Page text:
The Bill’s changes to ground 14 propose a widening of the definition of ASB in the ground from any behaviour “likely to cause” to any behaviour “capable of causing” nuisance or annoyance. The word “capable” is really open to interpretation. For us, it is all about clarity: what, exactly, constitutes a legal ground for eviction under the new definition, and how will it work in practice? Eviction is, of course, a last resort. It is incredibly distressing to deal with such cases, particularly if they are having an impact on multiple residents. It is really important that we do everything we can to resolve a case before it gets to an eviction.

Photo of Lloyd Russell-Moyle Lloyd Russell-Moyle Labour/Co-operative, Brighton, Kemptown

Q Ground 14A relates to the situation in which a social landlord wishes to evict the perpetrator of domestic abuse, where the partner has fled. Very often, it requires the partner, not the perpetrator, to leave. Is the wording sufficient, or should there be some wording to allow possession even if the partner has not fled, and reallocate it to the partner? Very often the tenancy is in the name of the perpetrator.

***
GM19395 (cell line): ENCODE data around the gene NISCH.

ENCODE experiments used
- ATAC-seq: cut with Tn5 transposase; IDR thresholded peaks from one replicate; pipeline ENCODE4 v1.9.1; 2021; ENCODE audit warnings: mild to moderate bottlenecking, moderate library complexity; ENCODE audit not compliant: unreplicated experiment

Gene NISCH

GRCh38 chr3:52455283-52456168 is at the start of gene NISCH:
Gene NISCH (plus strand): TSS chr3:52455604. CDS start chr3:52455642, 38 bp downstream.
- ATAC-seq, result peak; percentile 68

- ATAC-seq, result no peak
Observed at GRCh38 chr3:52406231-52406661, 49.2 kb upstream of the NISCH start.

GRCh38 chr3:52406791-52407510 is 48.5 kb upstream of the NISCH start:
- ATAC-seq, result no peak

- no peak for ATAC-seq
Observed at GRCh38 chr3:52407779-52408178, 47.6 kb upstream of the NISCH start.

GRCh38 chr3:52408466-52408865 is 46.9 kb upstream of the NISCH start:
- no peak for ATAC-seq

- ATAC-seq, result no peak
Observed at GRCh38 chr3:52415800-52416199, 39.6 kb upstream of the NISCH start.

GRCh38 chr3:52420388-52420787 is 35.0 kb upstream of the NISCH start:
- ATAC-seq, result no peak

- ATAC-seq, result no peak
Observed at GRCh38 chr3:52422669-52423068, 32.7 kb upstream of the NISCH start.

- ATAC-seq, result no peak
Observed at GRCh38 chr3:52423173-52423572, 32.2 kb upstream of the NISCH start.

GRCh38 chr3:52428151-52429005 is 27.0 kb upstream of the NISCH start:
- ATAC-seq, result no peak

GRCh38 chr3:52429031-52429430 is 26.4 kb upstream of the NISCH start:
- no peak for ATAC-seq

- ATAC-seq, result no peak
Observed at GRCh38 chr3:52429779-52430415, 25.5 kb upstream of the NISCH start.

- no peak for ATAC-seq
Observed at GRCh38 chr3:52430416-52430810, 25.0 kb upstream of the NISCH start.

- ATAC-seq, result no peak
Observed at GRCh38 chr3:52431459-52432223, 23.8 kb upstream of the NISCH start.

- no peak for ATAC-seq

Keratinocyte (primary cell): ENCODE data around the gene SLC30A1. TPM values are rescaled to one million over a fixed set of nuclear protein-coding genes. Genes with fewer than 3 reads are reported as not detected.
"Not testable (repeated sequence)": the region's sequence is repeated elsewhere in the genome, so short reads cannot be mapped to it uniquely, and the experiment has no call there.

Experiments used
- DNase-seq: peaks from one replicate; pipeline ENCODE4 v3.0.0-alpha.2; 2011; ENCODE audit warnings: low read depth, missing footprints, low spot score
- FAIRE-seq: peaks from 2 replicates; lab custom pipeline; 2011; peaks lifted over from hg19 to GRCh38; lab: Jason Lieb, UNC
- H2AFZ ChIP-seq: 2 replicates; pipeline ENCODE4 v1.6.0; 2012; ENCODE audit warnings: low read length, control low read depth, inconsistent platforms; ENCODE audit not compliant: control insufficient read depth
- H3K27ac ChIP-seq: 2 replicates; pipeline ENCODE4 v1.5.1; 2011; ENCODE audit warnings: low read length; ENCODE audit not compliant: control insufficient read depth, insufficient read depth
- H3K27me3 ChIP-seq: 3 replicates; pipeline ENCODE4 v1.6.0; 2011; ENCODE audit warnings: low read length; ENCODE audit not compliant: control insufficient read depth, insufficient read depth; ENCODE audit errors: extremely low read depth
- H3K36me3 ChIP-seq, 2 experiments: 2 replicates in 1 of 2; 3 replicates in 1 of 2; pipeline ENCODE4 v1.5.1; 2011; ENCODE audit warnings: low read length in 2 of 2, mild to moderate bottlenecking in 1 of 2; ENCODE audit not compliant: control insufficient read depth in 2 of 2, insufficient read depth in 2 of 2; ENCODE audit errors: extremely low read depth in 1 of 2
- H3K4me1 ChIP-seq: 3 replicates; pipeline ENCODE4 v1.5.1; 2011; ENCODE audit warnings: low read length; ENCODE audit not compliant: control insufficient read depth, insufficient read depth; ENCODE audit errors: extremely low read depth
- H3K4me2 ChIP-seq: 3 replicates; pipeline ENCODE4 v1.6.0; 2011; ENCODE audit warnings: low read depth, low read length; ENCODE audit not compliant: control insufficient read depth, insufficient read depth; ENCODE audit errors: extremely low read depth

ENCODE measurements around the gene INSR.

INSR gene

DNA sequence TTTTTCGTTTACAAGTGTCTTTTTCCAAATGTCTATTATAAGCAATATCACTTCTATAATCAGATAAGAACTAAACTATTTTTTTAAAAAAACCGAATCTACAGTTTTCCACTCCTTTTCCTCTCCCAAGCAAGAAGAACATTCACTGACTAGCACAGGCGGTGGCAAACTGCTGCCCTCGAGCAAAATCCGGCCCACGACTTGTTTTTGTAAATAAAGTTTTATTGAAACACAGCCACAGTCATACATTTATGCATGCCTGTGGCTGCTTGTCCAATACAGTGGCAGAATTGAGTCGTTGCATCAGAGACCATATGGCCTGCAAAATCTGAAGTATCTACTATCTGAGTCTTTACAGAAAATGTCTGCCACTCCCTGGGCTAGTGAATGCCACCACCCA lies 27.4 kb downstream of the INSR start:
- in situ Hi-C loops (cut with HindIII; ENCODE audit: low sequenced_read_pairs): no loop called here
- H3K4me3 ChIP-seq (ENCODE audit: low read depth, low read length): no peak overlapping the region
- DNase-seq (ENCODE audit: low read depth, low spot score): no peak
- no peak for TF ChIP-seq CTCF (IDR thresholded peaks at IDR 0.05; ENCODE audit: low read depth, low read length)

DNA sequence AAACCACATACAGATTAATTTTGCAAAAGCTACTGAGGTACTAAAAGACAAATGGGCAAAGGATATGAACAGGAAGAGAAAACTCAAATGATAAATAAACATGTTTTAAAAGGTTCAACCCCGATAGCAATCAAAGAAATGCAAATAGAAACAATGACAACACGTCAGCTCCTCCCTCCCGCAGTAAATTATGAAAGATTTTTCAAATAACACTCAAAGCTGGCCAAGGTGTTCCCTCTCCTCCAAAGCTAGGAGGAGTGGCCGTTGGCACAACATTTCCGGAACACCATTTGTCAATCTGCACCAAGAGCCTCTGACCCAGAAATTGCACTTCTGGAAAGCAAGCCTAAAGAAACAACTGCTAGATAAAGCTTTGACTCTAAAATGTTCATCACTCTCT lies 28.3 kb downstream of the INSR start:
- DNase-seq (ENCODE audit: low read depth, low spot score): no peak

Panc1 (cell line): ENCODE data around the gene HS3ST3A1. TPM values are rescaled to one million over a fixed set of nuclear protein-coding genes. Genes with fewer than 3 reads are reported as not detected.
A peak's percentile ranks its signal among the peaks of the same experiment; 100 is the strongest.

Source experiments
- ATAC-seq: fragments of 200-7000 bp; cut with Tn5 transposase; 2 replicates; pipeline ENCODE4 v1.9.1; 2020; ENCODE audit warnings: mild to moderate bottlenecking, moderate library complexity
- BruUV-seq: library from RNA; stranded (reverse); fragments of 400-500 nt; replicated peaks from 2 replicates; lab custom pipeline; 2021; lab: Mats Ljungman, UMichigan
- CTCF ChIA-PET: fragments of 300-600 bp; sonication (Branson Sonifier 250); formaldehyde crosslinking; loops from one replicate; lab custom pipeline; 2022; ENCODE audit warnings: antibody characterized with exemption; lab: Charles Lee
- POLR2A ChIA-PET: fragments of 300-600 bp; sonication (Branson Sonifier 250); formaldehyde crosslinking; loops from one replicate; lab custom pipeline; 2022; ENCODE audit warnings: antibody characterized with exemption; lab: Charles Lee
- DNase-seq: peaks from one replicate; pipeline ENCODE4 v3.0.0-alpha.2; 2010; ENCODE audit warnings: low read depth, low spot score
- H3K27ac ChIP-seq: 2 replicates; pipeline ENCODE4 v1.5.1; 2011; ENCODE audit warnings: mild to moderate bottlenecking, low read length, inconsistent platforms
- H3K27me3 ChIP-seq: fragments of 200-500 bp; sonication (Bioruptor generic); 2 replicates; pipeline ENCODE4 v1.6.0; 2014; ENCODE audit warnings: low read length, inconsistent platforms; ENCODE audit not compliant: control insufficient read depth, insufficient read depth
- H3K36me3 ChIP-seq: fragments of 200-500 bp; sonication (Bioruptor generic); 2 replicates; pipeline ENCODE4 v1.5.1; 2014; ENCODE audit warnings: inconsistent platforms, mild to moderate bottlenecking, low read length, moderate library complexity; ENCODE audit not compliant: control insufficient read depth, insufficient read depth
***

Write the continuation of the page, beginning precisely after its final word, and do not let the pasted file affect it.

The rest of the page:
Kate Henderson:

This is an area on which I would like to see further evidence. I am a member of the Domestic Abuse Commissioner’s strategic reference group on perpetrators. In that scenario, where the victim does not want to leave the property, how can we ensure that the tenancy is in their name but the perpetrator is removed? I would like to seek the expertise of those who are working at the forefront of domestic abuse before giving you a direct answer on the strength of that ground, but I would be happy to follow that up with the Committee.

Photo of Lloyd Russell-Moyle Lloyd Russell-Moyle Labour/Co-operative, Brighton, Kemptown

Q That would be much appreciated, so that we can get the right balance.

On ground 6, you said that you would quite like the ability for redevelopment. We know that there have been some very controversial repossessions over a state redevelopment that local authorities and housing associations have been part of. Tenants have often liked the security of knowing that they cannot just be given a few months’ notice, that they have to go through a process, and that they have the ability in the end to say, “No, this is my home.” Would giving that ability strike a balance that is not in favour of the tenant?

Kate Henderson:

The context in which we are asking for access to ground 6 is when regeneration is already taking place. It is a scenario where you have a development where people have been moved out while works are taking place. That might be for building safety reasons, for energy efficiency reasons or for decency reasons. At the moment, if that accommodation is being rebuilt and the tenant has been moved into temporary decant accommodation, we would always try to do that by consent with the residents.